Jeff, Zongwei, and I left the office around 5 p.m. for the airport. There was a lot of traffic, but we got to the airport with plenty of time. As soon as we parked, there was a shuttle that pulled up in front of us, asking for a ride. Indianapolis Airport was sending around more shuttles around the parking lots, to keep people out of the heat.

Getting through security was a breeze. We got to our gate with plenty of time to waste. In the gate area we spotted a Coldstone Creamery. After doing the math (ice cream + hot day = perfect), we got some ice cream for dinner. Unfortunately, the whole time I was standing there, all I could think of was Aziz Ansari’s comedy bit about Coldstone, so I couldn’t help from laughing.

We boarded the plane around 7 p.m. When I got on, I discovered that AirTran offered free SiriusXM Radio. Perfect! That way, I was able to keep abreast of the NFL lockout shenanigans. When I boarded the plane, I knew that the owners were still in their meeting, waiting to vote. As soon as the plane took off, I plugged my headphones in to listen. Luckily, I turned it on at the very beginning of a ‘SportsCenter Break.” The first words I heard: “The NFL Owners have voted 31-0 to ratify the new CBA.” And, to no one’s surprise, the Oakland Raiders didn’t vote. Shocking.

I was elated! Finally, there will be football.

But wait, there’s more.

The opening of the Brian Penny Show came on next on ESPN Radio. All the elation I felt was thrown out the window during his opening monologue. He was saying that the players didn’t like the changes made to the CBA before the owners voted on it. So, when I heard the players weren’t going to vote, I knew there wouldn’t be one tonight. Bummercitytown.

We landed in Atlanta, and had a quick connection on the San Antonio. I am not exaggerating when I say that Jeff, Mat, and I got off our plane, walked to the gate, and walked right on to the other plane. Atlanta was PACKED with people. Getting to the gate was a hassle in-and-of itself.

Finally, we landed in San Antonio 11. I ended up watching my new favorite show, ‘Community,’ the entire ride. The whole CBA-negotiating thing was just to frustrating. But with the awesome paintball episodes, which I will probably watch after I am done writing this, how could I not be entertained? Once everyone got their luggage, Mat stayed back to grab Zongwei from his 11:45 flight, while Jeff and I got our rental car and went to the hotel. We got to pick out the car we wanted for the weekend, and it needed space. I saw the Nissan Cube, and joking said we should get that. Jeff always wanted to say he drove one, so we decided on that one.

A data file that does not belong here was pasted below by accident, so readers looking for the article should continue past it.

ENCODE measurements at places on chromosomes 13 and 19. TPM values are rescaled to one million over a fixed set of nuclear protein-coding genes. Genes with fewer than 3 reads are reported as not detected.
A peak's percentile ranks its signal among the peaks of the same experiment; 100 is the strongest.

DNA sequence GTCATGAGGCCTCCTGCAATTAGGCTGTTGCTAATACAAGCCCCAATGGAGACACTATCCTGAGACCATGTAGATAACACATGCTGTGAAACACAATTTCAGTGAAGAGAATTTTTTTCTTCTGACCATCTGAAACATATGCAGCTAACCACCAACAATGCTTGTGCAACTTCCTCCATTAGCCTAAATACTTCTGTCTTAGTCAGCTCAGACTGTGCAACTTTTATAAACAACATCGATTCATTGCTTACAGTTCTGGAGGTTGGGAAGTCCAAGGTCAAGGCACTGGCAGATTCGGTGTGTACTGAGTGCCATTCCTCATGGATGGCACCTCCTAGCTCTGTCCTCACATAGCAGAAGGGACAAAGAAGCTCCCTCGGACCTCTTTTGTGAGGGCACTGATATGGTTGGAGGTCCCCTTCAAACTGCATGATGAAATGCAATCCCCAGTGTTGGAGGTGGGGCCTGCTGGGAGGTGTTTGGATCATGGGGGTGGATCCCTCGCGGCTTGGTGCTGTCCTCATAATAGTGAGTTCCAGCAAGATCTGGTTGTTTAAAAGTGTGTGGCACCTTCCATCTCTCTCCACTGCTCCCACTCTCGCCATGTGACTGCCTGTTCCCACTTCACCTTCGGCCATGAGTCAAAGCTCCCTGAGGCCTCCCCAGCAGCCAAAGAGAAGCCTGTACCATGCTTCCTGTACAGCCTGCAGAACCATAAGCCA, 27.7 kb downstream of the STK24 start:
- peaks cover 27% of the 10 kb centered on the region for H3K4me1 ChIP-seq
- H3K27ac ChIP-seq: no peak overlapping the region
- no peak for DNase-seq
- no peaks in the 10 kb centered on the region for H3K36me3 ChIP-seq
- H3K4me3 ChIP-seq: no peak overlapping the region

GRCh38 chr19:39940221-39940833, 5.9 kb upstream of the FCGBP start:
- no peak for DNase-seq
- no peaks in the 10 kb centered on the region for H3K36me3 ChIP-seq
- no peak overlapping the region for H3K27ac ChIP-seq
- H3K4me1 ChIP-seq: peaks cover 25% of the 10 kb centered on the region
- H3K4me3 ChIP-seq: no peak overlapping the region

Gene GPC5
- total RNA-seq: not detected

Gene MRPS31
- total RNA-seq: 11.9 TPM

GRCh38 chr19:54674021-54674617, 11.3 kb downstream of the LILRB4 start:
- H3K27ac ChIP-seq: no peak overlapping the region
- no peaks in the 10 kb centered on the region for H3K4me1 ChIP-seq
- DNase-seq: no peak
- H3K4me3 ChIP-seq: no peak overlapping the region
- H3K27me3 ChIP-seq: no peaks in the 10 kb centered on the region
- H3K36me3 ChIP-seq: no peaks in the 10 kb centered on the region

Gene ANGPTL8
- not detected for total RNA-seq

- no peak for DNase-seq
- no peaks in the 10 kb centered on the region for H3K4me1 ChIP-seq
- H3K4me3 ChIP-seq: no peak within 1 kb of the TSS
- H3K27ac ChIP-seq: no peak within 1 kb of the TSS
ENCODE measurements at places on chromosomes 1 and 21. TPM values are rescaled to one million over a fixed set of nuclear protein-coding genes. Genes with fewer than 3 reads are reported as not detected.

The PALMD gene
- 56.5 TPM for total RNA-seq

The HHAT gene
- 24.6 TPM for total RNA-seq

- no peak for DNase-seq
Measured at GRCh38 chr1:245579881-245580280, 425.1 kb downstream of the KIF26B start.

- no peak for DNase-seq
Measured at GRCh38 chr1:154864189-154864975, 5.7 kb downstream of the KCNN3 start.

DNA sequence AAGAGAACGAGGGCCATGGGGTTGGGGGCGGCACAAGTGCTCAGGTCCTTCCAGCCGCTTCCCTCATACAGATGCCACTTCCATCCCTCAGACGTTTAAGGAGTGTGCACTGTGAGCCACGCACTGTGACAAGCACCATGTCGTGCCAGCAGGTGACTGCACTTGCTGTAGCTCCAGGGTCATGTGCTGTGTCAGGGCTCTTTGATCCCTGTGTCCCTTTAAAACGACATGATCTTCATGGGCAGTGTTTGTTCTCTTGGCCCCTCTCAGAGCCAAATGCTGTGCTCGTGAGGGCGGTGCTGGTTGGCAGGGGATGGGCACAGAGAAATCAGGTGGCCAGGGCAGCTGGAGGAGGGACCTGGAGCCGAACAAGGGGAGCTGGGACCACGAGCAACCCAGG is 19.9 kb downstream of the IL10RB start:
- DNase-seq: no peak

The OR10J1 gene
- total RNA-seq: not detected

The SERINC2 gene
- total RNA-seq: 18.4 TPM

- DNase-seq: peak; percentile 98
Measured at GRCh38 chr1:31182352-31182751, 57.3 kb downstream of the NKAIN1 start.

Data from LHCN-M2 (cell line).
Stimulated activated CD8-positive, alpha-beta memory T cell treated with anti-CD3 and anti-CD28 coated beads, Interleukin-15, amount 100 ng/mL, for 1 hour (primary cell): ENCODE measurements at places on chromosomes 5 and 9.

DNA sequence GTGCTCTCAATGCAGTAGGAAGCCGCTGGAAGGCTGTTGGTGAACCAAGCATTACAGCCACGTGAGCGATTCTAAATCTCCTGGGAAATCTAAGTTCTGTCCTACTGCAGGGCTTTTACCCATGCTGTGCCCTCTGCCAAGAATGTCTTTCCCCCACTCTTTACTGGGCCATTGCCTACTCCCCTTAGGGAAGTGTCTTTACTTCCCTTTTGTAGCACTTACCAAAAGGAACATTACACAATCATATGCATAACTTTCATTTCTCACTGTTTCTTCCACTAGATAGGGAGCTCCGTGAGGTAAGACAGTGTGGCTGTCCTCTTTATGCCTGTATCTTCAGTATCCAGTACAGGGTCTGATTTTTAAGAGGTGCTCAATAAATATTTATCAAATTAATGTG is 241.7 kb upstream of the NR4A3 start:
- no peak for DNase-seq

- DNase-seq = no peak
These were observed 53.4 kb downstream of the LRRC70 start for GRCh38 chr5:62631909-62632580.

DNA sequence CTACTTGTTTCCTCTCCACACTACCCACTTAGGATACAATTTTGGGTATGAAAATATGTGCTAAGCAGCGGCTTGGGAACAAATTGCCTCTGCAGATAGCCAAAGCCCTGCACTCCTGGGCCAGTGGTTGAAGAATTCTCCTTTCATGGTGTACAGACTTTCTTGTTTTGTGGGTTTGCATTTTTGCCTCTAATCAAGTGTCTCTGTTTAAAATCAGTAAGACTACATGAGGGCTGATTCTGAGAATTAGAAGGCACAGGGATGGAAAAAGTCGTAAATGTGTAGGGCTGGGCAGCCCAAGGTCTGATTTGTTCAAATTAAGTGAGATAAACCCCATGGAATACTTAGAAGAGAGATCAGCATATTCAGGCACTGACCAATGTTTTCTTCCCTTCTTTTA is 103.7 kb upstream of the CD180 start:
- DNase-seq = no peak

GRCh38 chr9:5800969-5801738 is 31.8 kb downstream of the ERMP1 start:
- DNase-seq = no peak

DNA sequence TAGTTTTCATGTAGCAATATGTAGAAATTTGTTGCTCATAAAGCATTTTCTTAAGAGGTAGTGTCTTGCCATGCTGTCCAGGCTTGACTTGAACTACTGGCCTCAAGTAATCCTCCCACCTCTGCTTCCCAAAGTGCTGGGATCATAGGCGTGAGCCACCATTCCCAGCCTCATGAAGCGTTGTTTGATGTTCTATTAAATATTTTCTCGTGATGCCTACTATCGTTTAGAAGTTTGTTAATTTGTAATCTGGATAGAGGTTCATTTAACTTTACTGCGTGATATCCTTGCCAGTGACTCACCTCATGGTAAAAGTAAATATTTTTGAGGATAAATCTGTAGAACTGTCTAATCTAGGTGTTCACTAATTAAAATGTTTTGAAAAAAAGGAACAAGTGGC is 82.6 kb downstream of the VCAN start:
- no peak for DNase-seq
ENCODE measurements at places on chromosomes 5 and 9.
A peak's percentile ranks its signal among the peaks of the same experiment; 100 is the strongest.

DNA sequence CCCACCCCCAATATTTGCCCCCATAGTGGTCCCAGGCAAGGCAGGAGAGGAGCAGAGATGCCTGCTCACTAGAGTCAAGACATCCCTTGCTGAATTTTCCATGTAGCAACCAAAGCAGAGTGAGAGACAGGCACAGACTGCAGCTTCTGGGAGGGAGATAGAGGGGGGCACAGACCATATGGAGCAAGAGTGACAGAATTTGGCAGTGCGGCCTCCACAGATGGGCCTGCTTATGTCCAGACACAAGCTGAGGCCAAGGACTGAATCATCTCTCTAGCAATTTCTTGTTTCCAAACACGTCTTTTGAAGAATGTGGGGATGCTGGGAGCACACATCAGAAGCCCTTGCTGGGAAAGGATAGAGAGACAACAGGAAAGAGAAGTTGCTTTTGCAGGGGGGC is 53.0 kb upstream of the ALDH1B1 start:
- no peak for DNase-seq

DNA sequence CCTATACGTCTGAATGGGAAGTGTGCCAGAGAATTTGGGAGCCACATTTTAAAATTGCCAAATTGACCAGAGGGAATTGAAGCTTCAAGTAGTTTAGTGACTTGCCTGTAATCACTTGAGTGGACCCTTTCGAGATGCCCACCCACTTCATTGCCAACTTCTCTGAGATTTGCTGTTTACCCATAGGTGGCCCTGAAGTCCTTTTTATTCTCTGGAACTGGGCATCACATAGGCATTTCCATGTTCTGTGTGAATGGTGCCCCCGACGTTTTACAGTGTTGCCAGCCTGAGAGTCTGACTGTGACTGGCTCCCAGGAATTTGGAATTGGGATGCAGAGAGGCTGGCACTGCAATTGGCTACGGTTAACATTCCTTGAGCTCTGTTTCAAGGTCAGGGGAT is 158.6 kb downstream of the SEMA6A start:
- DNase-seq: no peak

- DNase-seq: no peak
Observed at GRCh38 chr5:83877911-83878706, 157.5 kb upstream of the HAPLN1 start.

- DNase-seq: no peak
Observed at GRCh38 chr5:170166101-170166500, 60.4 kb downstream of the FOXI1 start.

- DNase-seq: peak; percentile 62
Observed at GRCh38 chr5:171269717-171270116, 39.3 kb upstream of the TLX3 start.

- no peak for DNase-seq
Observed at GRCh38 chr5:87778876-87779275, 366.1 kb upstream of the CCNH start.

We got to the hotel a little after midnight. Check-in was a piece-of-cake, and went to the room to drop our stuff off. Since we hadn’t had an actual dinner, we walked about a mile to a Denny’s. BreakfAst food is always so good late at night. After we walked back to the hotel, I decided to put on TV. I don’t think I would ever say this, but I couldn’t watch ESPN. I have been going through withdrawals from it all summer, but I couldn’t stand to listen to Roger Goodall or DeMaurice Smith anymore. I found Alaska State Troopers on NatGeo, which has a lot of very good shows. I fell asleep shortly after.

Friday was jammed packed of activities. We went to the Alamodome after breakfast. It was right in the backyard of our hotel, so it was nice not having to drive there. We set up the internet, canopus boxes, and the basic layout for the next day. Jeff and I left the stadium at 1 p.m., and got in our Cube, bound for Houston. The drive was nice. A lot of wide open areas, cattles, and nothingness. We stopped at What-a-burger for some lunch. The fry container says “There is one near you!” False. There is not one in Connecticut. They are only in the south. Work on that.

We got to the stadium around 5 p.m., as the Cadets were wrapping up rehearsal. The security at the stadium rivaled Fort Knox. I have never been asked to see my badge so many times. Usually, they see it, it registers with them, and I can go on my merry way. I was questioned twice from the time I got to the gate and up into the press box.